The IPL had a problem. Despite some states being very keen on hosting the second edition, others were wary and worse still, the government wasn't happy. So even while outwardly, everyone spoke of dates and alternative schedules, certain members of the governing council, were asking IPL commissioner Lalit Modi to 'not antagonise the government any further'.
The thinking was simple: The more the IPL pushed for a solution and tried to work around the election dates, the more political the whole issue would become. "We understand the politics," a member of the governing council had told HT. "It is not coincidence that the states welcoming us are all opposition ruled."
In fact, the IPL had apparently devised a 'contingency plan' in the event of a cancellation becoming necessary, whereby they would tell sponsors and franchisees to treat it as a 'zero year' with all the deals carried forward to next year along the same commercial lines.
Modi, however, would not have any of it. Sensing more roadblocks from the Ministry of Home Affairs (MHA), Modi informally got in touch with Cricket South Africa (CSA) before last weekend, realising that the only way he could have his tournament without controversy was if it were held outside India.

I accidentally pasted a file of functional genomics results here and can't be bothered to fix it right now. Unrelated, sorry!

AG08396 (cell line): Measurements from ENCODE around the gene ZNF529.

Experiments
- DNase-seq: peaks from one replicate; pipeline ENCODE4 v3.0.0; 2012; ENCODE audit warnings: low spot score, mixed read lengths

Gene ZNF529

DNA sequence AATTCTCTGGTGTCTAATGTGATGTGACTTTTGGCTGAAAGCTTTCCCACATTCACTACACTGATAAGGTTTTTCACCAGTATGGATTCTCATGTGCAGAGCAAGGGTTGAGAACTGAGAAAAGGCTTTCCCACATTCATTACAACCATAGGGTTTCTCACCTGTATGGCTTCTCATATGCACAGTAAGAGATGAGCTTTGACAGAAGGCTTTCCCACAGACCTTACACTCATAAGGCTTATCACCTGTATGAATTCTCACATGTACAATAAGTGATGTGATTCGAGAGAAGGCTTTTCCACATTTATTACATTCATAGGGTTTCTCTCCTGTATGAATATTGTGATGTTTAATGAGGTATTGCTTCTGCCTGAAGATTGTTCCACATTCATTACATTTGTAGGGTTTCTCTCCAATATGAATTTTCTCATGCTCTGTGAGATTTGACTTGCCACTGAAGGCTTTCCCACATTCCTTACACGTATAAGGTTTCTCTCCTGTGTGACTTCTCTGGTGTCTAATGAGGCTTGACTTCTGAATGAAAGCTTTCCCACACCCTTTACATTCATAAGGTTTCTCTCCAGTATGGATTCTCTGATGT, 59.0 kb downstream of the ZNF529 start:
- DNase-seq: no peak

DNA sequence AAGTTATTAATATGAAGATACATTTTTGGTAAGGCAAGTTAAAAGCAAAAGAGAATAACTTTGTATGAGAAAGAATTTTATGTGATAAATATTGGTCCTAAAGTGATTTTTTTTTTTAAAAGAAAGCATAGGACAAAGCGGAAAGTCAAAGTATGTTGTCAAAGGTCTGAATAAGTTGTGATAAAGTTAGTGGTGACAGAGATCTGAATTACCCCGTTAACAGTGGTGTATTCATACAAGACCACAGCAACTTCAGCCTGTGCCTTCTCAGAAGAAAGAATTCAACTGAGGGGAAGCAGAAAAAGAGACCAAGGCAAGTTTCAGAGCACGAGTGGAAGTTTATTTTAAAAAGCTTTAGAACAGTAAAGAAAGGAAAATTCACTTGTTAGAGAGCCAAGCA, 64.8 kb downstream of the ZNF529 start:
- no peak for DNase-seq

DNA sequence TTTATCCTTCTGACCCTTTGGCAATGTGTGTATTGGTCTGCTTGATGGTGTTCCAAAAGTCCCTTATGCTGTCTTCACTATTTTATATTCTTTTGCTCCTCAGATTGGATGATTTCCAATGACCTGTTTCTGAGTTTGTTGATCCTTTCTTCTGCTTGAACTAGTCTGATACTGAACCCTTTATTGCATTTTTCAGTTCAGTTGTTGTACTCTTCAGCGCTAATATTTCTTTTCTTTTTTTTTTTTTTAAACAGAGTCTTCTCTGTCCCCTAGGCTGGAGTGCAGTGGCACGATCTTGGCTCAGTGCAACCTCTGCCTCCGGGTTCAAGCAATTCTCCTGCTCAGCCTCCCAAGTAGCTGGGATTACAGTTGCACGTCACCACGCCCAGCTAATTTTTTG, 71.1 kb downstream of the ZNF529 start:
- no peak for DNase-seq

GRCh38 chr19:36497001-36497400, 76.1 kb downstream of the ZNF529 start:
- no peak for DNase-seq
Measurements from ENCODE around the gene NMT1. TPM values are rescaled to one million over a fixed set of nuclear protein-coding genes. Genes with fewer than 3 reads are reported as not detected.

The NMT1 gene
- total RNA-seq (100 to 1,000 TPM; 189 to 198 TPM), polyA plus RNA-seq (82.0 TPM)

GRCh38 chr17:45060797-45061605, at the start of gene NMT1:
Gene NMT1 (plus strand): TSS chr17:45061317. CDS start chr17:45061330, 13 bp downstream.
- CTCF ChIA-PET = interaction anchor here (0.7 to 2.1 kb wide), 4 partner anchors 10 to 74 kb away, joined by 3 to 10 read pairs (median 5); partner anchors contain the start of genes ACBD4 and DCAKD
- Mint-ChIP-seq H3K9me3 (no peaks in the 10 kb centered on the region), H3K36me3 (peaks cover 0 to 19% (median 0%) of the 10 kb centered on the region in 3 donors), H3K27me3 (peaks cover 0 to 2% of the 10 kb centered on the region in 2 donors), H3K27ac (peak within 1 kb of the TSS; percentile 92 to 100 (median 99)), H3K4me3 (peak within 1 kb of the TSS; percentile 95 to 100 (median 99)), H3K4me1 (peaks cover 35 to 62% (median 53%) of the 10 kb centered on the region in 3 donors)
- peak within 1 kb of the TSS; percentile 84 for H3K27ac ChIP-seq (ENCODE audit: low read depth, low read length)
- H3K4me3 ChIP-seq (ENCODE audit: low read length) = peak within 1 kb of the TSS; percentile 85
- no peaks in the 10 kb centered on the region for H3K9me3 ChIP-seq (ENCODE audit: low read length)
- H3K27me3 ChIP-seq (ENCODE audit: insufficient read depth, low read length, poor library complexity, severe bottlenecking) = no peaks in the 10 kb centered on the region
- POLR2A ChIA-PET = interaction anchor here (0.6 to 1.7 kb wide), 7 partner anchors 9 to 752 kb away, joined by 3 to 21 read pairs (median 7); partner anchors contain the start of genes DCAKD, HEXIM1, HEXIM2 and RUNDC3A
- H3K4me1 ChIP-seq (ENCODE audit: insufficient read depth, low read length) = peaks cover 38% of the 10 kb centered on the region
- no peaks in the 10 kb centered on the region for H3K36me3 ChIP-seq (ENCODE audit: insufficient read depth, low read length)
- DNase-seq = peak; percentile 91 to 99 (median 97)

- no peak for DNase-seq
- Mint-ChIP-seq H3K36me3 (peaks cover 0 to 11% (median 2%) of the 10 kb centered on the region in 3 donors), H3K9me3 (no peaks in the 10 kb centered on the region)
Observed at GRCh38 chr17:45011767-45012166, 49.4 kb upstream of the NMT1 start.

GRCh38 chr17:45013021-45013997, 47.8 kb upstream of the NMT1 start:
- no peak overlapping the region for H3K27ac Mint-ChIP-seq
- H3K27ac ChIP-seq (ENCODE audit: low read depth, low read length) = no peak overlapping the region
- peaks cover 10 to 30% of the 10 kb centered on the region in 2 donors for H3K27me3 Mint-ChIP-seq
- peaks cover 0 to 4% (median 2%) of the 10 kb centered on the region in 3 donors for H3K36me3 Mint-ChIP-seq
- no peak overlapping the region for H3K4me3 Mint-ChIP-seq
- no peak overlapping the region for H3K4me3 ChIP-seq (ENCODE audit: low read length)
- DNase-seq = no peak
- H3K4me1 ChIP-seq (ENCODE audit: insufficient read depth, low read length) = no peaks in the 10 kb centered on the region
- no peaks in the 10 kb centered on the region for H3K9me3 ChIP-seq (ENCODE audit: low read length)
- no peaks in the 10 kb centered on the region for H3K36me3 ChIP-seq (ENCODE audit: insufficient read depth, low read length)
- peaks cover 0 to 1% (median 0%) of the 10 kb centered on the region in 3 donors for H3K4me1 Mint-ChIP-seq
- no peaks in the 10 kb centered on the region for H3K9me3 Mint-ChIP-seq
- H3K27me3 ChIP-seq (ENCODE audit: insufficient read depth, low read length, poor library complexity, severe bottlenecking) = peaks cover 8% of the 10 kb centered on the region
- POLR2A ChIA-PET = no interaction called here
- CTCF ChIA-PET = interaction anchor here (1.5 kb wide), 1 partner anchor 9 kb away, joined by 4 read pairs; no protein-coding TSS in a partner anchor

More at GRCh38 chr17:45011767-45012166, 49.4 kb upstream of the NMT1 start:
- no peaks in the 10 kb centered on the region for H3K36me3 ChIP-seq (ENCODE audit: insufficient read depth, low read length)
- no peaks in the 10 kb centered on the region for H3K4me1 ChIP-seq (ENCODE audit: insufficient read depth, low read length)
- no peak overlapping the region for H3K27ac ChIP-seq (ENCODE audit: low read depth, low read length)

CSA was more than willing and Modi knew he had an ace up his sleeve if it ever came to that. Negotiations, meanwhile, both with the states and the MHA went on. But by March 20, Modi realised his chances of holding the IPL here were fast diminishing. He asked a couple of officials to fly out to SA on Saturday and 'look at things'. But while most BCCI members said 'yes' to Modi's plan of shifting the tournament out, South Africa was not a unanimous choice. The working committee meeting was called specifically to decide the venue, and while all the franchisees and the IPL wanted South Africa, BCCI secretary N. Srinivasan and president Shashank Manohar were reportedly in favour of England. Modi then instructed his team to get in touch with the England and Wales Cricket Board (ECB) who, too, wanted the tournament.
However, Modi had spoken to CSA for a reason - he knew the conditions in England were not ideal and the counties could create a problem in leasing out their grounds. Still, mixed signals were sent out. While most people were convinced it was England, Modi and his team quietly stitched together a deal with the CSA, who in turn had formally got approval from their local associations by Monday.
A lot of things worked against England, not the least being the possibility of a terror threat on a sporting event there in April - something intelligence authorities had reportedly warned Modi and his team about. It was always going to be South Africa, England was nothing more than a smokescreen, and a clever one at that too.